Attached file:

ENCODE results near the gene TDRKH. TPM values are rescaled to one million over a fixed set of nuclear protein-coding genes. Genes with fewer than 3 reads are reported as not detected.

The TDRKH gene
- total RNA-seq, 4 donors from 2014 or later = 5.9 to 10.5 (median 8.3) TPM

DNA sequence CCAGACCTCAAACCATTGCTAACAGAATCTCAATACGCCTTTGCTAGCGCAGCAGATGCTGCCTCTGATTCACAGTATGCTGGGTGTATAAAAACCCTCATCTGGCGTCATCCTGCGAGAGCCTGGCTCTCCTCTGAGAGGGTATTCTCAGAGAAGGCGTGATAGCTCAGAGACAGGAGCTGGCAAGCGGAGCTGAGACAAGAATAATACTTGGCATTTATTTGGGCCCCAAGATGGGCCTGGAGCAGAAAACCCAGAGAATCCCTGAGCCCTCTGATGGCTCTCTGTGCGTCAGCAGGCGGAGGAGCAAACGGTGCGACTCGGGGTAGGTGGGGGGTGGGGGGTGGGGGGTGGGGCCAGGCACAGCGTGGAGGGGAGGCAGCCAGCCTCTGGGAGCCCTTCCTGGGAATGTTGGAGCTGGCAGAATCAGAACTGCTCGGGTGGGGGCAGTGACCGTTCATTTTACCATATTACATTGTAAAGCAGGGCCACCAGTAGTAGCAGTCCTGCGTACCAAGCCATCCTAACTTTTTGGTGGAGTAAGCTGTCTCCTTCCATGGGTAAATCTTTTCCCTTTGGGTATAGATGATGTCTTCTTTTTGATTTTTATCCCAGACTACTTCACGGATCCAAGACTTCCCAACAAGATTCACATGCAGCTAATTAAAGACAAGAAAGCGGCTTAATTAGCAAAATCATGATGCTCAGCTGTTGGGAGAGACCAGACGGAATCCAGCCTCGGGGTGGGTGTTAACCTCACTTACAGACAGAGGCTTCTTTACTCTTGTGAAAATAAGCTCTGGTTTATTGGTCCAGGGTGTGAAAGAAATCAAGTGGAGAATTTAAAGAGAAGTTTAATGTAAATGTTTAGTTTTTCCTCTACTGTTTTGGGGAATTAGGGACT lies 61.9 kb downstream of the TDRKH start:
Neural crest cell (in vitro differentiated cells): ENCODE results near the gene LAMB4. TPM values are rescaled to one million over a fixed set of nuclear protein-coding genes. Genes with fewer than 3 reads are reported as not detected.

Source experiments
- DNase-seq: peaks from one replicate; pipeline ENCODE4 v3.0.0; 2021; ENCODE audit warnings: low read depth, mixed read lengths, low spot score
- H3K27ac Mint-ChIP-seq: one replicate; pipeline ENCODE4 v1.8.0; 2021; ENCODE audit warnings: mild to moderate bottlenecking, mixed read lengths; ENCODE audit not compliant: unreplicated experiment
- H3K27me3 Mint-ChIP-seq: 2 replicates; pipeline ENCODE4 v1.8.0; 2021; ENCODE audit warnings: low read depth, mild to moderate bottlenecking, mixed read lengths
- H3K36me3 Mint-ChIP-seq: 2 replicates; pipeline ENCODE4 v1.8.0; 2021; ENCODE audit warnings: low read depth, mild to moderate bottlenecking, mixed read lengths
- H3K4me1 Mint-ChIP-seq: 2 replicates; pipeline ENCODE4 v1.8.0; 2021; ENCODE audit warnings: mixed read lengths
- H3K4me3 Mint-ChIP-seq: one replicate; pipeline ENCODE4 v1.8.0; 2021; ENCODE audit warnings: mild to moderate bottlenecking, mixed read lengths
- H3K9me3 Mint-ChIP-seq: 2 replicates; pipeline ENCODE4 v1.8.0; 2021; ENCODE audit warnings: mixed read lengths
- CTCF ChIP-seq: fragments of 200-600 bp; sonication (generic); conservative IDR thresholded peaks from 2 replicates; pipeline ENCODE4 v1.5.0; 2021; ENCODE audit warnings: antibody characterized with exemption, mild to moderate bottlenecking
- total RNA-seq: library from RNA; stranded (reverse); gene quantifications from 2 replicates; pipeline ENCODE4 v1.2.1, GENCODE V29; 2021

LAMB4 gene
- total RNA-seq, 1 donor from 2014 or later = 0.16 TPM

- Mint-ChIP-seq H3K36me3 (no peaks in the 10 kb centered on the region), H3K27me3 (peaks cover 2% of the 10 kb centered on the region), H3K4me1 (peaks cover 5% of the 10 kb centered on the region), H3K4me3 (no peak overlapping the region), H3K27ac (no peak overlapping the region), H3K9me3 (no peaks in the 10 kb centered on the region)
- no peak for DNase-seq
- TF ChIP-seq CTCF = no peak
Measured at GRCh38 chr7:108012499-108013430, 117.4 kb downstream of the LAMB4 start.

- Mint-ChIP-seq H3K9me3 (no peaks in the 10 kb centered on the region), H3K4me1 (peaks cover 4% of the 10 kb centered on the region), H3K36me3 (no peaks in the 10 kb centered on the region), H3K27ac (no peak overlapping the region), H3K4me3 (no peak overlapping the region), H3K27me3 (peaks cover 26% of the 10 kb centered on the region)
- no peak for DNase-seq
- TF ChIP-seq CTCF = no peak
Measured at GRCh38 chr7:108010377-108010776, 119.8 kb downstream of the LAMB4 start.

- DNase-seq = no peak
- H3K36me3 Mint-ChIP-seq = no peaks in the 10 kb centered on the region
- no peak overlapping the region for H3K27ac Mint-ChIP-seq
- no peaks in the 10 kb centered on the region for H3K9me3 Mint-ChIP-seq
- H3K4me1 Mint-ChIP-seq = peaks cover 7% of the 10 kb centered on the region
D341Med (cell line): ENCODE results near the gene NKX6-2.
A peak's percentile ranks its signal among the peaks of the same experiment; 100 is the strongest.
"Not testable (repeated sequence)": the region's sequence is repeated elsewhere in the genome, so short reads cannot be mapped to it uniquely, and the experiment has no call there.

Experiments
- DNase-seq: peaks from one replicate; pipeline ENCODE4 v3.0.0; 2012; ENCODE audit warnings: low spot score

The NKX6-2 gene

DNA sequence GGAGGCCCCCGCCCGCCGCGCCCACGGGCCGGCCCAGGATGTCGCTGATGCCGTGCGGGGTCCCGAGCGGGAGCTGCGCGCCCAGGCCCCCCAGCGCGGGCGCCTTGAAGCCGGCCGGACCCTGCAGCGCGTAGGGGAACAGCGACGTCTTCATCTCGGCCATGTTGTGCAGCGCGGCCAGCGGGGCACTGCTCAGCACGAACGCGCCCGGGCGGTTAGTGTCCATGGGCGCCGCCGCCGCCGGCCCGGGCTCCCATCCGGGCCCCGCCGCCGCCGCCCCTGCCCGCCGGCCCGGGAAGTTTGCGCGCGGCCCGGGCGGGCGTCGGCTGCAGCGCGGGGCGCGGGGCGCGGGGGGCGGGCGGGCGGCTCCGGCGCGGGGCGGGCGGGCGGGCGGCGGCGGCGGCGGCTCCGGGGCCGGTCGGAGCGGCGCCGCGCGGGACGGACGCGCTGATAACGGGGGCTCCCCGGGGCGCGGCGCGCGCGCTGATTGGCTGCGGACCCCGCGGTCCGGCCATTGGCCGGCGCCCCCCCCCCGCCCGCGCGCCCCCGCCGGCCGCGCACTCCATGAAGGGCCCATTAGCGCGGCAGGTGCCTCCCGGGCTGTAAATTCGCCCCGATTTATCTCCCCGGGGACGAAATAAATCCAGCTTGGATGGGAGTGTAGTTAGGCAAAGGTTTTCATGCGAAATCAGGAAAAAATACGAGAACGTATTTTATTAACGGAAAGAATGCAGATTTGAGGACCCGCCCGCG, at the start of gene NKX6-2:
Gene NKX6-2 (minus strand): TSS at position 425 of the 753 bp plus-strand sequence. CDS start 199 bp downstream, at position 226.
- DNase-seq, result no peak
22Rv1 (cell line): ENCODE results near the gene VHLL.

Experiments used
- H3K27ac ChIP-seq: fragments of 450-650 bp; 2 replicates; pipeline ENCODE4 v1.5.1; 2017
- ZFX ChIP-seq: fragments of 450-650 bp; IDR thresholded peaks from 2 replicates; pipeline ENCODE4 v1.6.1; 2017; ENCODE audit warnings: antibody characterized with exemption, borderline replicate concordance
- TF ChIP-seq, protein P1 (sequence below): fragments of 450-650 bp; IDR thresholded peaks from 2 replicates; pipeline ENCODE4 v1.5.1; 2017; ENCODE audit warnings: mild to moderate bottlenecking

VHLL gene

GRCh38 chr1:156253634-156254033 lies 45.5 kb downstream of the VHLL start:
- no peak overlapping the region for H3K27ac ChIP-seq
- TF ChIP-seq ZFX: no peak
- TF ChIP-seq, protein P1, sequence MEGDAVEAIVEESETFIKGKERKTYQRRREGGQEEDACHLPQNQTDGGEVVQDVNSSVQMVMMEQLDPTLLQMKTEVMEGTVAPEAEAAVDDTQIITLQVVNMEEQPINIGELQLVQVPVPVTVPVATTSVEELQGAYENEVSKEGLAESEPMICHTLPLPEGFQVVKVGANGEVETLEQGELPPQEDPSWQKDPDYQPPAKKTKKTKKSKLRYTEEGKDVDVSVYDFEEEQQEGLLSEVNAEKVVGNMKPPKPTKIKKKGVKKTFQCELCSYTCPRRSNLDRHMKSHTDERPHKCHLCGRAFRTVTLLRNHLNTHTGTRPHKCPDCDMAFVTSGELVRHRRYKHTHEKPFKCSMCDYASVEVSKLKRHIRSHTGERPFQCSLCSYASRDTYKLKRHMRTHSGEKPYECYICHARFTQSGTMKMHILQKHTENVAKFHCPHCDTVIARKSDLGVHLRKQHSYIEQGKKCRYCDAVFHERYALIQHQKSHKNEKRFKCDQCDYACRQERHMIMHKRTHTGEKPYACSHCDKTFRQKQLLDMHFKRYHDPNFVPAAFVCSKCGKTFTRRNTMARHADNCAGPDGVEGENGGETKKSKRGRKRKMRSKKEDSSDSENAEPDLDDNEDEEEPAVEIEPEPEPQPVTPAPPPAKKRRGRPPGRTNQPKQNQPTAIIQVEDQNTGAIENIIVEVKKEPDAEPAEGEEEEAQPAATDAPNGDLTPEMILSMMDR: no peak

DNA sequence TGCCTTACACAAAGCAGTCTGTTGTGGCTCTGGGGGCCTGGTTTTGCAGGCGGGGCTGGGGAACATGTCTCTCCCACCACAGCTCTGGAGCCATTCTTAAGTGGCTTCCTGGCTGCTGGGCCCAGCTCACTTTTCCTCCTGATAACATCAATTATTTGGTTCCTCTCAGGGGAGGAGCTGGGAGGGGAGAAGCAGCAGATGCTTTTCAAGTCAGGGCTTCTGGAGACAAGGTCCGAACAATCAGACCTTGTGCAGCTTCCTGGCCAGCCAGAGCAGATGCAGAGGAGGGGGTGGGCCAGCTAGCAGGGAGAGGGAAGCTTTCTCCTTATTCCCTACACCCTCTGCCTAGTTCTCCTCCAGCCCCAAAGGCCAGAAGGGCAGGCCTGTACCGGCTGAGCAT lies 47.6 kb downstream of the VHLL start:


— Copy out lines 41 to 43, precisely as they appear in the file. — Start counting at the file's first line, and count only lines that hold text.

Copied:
Experiments used
- H3K27ac ChIP-seq: fragments of 450-650 bp; 2 replicates; pipeline ENCODE4 v1.5.1; 2017
- ZFX ChIP-seq: fragments of 450-650 bp; IDR thresholded peaks from 2 replicates; pipeline ENCODE4 v1.6.1; 2017; ENCODE audit warnings: antibody characterized with exemption, borderline replicate concordance